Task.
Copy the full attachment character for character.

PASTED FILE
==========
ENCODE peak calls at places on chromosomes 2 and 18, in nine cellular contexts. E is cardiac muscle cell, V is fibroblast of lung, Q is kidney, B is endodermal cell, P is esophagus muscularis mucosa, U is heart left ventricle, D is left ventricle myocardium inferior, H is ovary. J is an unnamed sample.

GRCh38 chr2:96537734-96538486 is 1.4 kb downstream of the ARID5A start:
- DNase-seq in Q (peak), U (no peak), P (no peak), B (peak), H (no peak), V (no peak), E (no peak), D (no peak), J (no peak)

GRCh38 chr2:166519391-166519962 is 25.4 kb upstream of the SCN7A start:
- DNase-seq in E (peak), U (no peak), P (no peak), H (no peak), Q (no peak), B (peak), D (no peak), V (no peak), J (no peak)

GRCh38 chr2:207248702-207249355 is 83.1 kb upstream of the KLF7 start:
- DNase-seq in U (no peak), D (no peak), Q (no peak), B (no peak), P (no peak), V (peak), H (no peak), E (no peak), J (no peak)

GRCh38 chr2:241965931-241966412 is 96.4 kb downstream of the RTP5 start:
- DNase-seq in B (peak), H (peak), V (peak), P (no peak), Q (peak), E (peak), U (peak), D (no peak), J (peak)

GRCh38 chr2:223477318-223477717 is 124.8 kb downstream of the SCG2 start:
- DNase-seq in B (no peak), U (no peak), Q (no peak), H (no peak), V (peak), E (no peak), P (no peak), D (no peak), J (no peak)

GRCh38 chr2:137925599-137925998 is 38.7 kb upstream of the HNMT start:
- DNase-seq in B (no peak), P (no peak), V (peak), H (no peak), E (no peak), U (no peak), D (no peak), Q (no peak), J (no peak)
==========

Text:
ENCODE peak calls at places on chromosomes 2 and 18, in nine cellular contexts. E is cardiac muscle cell, V is fibroblast of lung, Q is kidney, B is endodermal cell, P is esophagus muscularis mucosa, U is heart left ventricle, D is left ventricle myocardium inferior, H is ovary. J is an unnamed sample.

GRCh38 chr2:96537734-96538486 is 1.4 kb downstream of the ARID5A start:
- DNase-seq in Q (peak), U (no peak), P (no peak), B (peak), H (no peak), V (no peak), E (no peak), D (no peak), J (no peak)

GRCh38 chr2:166519391-166519962 is 25.4 kb upstream of the SCN7A start:
- DNase-seq in E (peak), U (no peak), P (no peak), H (no peak), Q (no peak), B (peak), D (no peak), V (no peak), J (no peak)

GRCh38 chr2:207248702-207249355 is 83.1 kb upstream of the KLF7 start:
- DNase-seq in U (no peak), D (no peak), Q (no peak), B (no peak), P (no peak), V (peak), H (no peak), E (no peak), J (no peak)

GRCh38 chr2:241965931-241966412 is 96.4 kb downstream of the RTP5 start:
- DNase-seq in B (peak), H (peak), V (peak), P (no peak), Q (peak), E (peak), U (peak), D (no peak), J (peak)

GRCh38 chr2:223477318-223477717 is 124.8 kb downstream of the SCG2 start:
- DNase-seq in B (no peak), U (no peak), Q (no peak), H (no peak), V (peak), E (no peak), P (no peak), D (no peak), J (no peak)

GRCh38 chr2:137925599-137925998 is 38.7 kb upstream of the HNMT start:
- DNase-seq in B (no peak), P (no peak), V (peak), H (no peak), E (no peak), U (no peak), D (no peak), Q (no peak), J (no peak)